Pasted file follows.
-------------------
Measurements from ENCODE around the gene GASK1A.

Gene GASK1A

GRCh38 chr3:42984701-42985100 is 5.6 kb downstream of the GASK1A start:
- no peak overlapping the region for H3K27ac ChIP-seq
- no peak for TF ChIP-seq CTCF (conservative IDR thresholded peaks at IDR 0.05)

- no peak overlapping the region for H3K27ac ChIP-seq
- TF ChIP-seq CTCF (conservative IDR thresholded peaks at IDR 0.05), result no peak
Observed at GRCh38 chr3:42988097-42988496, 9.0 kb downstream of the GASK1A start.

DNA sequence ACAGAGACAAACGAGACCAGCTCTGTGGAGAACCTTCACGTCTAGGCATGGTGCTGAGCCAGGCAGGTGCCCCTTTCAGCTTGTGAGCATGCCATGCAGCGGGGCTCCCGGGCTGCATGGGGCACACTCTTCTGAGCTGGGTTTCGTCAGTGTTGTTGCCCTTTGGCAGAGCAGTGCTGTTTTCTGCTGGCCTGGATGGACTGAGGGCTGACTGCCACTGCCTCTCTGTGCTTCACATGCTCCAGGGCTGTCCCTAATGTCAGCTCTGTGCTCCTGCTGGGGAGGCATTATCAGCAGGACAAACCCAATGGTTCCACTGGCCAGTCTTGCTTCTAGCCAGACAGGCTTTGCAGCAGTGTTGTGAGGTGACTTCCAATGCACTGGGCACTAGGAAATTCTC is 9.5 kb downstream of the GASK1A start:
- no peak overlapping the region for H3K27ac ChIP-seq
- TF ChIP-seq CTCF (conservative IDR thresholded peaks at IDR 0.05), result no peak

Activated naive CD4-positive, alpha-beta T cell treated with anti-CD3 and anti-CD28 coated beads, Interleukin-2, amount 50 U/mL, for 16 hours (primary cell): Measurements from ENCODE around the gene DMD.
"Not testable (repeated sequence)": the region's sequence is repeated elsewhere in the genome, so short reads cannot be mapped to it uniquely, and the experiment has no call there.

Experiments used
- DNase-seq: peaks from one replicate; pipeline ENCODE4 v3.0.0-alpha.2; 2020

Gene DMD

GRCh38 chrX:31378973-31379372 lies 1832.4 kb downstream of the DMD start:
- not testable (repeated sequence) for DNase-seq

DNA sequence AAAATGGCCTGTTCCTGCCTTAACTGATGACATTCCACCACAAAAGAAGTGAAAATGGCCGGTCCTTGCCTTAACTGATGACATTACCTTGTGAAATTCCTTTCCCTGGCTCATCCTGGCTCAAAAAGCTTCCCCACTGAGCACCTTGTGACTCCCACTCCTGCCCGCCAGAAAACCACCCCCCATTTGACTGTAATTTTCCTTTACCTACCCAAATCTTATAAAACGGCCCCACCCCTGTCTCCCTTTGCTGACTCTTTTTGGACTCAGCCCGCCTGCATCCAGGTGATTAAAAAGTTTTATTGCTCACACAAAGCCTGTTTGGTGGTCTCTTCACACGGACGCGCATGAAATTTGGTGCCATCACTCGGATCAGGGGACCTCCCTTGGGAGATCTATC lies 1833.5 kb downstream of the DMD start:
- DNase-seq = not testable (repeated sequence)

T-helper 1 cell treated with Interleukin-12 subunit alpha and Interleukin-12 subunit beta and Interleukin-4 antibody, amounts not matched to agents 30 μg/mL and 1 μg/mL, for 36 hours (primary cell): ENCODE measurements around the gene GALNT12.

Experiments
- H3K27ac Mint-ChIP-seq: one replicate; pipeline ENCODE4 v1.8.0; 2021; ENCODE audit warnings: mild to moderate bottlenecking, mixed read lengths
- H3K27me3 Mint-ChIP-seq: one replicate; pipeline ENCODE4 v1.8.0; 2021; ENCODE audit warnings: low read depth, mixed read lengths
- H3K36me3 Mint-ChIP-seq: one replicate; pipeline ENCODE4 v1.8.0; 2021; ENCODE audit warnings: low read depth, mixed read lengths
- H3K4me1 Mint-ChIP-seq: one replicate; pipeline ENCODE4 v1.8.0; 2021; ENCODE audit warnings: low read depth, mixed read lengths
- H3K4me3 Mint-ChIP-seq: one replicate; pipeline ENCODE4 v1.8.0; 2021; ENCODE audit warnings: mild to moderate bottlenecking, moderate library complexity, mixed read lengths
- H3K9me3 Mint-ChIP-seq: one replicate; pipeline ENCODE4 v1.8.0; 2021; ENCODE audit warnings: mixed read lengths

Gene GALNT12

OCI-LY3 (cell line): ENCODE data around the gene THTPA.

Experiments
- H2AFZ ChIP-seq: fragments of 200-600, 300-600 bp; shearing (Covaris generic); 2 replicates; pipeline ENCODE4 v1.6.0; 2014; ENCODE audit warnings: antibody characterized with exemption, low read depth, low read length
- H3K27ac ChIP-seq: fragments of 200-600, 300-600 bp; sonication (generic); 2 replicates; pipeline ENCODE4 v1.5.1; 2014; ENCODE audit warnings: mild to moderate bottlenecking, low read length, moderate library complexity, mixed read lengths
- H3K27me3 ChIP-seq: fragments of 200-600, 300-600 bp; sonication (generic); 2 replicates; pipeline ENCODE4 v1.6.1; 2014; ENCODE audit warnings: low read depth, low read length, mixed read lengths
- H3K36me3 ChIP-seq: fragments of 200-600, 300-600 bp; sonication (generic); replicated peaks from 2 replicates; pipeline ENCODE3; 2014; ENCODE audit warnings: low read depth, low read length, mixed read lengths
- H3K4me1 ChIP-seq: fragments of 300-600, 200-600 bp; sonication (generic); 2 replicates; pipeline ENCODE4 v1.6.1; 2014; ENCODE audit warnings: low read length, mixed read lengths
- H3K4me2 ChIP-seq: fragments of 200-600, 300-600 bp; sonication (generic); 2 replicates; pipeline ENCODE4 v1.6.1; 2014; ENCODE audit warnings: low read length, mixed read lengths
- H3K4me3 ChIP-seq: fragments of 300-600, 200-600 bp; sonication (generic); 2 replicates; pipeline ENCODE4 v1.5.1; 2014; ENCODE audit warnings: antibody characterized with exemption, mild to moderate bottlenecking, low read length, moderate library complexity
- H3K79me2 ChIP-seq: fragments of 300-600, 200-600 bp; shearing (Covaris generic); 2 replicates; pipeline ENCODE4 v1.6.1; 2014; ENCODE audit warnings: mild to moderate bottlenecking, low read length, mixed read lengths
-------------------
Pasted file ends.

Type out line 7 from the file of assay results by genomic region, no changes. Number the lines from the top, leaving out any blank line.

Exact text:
- TF ChIP-seq CTCF (conservative IDR thresholded peaks at IDR 0.05), result no peak